Resolution of bank and property crises a priority for Beijing
- Both issues are seen as threatening stability and the real economy, and come ahead of the 20th Communist Party national congress later this year
Central government officials have repeatedly reminded local cadres to ensure social and political stability ahead of the 20th Communist Party national congress later this year. No doubt they had the containment of Covid-19 in mind.
But it is a local bank scandal, or the failure of indebted property developers to deliver homes to buyers, which could pose the greater risk.
Threats to the stability of the real economy prompted the banking regulator, the China Banking and Insurance Regulatory Commission (CBIRC), to vow to address both issues, by handling risks and ensuring finance for homes delivery.
More than 1,000 savers have taken to the streets of Zhengzhou, capital of Henan province, to protest against the freezing of their deposits in five small banks since April.
About 40 billion yuan (HK$46.5 billion) belonging to depositors around the country is missing. Henan police say a criminal gang has controlled four banks in the province since 2011.
What sets this scandal apart is that it does not involve an investment product entailing a degree of risk. It is about the security of deposits in banks approved for deposit-taking by the regulator.
This is paramount to confidence in the banking system. The scandal may be confined to four small banks in Henan and another in Anhui province, but it is the tip of the iceberg of poor management at local government level.
In terms of financial risk, analysts say, its impact threatens to snowball if regulators fail to bring it under control.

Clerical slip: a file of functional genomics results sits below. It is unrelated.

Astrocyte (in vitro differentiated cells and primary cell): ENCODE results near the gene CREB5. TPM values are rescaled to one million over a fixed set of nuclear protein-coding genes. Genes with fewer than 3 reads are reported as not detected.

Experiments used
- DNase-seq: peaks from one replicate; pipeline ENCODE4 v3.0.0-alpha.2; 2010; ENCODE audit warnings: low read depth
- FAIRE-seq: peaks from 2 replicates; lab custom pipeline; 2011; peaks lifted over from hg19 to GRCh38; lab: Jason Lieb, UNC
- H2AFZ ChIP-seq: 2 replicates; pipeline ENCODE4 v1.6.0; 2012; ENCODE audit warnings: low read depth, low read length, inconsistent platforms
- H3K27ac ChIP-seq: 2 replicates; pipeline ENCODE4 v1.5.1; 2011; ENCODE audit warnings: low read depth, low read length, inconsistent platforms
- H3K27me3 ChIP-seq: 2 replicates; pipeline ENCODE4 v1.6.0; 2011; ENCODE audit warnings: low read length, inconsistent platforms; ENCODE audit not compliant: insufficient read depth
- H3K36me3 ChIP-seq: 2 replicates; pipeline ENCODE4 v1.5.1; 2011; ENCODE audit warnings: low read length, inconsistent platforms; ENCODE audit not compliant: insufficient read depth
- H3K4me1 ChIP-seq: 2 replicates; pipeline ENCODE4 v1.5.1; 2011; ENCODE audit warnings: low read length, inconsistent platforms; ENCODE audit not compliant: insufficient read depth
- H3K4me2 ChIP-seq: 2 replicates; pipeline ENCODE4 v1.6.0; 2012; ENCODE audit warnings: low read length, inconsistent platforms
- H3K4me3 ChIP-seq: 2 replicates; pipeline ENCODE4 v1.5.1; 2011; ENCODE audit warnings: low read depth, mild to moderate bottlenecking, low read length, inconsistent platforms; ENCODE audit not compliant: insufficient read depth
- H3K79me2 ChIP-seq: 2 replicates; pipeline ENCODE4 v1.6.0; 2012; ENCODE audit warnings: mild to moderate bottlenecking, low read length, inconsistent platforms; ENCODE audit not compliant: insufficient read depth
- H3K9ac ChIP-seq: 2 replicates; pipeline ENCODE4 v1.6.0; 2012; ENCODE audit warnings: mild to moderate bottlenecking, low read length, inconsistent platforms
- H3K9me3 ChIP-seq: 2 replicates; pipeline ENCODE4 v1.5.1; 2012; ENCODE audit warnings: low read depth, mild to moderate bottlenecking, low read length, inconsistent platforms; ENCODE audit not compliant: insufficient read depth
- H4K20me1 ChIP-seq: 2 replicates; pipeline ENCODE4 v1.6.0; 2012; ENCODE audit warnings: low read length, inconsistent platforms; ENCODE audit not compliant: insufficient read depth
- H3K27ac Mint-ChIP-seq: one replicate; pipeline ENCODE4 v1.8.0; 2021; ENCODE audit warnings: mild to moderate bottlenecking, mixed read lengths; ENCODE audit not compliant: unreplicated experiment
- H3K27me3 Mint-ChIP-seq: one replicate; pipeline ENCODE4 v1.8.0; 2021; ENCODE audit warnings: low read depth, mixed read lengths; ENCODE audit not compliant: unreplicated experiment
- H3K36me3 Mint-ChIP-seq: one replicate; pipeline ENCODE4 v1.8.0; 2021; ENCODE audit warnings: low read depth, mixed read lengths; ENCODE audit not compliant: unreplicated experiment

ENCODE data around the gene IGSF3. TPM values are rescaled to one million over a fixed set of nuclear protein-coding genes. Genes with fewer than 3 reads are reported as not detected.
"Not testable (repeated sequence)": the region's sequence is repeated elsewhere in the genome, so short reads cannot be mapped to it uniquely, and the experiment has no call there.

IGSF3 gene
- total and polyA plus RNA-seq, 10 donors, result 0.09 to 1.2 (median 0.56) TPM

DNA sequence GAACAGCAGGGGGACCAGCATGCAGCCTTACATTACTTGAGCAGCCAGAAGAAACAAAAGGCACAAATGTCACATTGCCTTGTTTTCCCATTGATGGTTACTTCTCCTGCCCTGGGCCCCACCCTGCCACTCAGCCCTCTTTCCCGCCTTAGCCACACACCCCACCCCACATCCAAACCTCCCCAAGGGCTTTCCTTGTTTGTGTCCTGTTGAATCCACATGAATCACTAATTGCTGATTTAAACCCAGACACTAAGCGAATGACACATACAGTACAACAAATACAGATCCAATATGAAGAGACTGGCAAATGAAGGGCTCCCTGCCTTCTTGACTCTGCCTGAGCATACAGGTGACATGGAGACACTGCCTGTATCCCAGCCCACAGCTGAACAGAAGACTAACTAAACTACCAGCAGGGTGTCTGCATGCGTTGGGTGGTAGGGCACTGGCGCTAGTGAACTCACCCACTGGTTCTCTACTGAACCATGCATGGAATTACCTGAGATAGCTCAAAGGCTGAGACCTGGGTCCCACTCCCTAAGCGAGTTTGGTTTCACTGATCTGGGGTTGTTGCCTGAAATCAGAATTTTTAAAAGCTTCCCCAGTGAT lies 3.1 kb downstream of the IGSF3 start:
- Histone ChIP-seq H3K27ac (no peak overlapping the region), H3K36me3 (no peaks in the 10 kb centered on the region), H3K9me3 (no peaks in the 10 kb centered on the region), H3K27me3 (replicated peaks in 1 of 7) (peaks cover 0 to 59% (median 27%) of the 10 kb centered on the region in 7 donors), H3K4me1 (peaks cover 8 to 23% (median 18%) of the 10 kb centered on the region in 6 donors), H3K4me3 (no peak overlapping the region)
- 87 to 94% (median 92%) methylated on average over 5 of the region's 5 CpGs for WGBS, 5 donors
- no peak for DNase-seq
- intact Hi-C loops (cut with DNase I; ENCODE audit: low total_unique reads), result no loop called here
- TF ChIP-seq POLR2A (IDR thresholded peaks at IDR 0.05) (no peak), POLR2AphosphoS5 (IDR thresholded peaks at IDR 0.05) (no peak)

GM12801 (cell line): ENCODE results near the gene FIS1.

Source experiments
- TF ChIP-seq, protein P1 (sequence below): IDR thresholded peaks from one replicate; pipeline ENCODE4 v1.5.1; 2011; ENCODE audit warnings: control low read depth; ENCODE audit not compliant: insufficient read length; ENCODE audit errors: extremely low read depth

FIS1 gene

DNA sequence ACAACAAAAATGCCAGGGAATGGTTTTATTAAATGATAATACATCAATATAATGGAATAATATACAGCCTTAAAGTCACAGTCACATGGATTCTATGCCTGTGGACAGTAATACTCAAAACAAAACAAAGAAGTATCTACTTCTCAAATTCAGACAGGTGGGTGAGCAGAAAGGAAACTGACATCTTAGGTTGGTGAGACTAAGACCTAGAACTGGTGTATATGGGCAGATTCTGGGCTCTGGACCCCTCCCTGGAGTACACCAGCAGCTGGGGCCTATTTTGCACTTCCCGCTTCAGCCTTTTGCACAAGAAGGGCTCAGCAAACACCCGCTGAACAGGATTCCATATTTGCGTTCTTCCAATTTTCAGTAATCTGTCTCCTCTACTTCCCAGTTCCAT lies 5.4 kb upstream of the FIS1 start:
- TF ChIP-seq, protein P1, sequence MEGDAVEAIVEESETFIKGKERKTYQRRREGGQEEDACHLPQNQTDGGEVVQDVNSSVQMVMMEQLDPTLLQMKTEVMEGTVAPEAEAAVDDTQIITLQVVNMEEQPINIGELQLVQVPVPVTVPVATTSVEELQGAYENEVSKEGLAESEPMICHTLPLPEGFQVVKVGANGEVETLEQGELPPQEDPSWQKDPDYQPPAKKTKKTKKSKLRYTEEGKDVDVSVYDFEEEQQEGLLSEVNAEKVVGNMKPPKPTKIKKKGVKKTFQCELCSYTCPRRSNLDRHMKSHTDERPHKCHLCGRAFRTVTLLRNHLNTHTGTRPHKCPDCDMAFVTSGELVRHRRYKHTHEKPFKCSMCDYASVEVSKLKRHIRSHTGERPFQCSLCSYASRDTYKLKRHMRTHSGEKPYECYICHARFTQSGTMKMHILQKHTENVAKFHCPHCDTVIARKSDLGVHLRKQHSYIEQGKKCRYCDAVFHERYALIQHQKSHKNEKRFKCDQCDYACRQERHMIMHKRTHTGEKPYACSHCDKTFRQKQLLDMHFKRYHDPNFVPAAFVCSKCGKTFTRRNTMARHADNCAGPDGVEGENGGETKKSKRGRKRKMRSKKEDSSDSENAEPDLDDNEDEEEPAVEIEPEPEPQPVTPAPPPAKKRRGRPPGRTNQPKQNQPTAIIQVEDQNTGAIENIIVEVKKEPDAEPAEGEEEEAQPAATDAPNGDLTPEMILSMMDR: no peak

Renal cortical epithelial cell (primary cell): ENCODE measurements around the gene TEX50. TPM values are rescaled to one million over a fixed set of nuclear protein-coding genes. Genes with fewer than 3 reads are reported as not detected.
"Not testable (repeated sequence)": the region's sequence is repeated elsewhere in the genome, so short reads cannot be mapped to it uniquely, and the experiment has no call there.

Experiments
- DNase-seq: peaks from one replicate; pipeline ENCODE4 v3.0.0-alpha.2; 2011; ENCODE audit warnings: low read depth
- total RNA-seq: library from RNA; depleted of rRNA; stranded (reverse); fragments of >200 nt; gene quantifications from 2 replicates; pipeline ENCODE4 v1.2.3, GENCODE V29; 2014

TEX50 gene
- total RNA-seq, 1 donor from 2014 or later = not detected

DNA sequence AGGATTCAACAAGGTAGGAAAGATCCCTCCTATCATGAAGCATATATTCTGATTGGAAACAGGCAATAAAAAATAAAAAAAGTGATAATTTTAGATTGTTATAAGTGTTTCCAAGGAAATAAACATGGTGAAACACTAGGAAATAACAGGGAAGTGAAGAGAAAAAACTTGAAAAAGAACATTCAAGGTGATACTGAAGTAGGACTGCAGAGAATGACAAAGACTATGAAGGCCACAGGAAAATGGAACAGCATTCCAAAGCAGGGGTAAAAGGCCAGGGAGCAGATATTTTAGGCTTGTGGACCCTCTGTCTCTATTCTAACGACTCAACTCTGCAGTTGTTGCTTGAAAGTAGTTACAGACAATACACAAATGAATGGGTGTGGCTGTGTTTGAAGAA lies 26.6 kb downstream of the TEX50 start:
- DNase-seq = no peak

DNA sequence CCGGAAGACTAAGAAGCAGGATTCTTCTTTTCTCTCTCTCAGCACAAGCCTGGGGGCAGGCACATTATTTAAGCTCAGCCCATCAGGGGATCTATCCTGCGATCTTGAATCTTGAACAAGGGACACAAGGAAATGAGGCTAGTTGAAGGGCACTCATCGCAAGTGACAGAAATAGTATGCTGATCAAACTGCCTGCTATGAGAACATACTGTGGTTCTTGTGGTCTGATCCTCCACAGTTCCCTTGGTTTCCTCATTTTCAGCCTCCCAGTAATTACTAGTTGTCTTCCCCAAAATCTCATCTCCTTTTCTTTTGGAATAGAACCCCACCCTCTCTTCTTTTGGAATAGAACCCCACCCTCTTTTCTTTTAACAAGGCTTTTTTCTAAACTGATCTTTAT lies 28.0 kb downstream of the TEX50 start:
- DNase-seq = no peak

It is when China’s economy slows, as it has under Covid-19 restrictions, that the risk of excessive debt at the local level is most likely to rear its head. During good times, poor management and other problems tend to be out of sight, out of mind.
The CBIRC response is welcome but overdue. Beijing needs to handle this local banking scandal unambiguously and transparently to set an example to other provinces and reassure the public.
On the property front, overleveraged developers were already facing a crisis after a central bank ban on new financing combined with a slowdown in sales to leave them unable to refinance debt and complete homes.
Now tens of thousands of borrowers are defaulting on payments for the non-delivery of flats. The CBIRC has instructed local authority banks to step in with the necessary financial support so developers can finish properties promised to buyers.
The commission may have taken different remedial measures, but ultimately the two crises both expose a lack of oversight by local banks and authorities. They are becoming an international headline.
The property issue has the potential to create knock-on effects on the real economy and stability of the financial system. Resolving it has to be a priority for the government in the run-up to the party congress.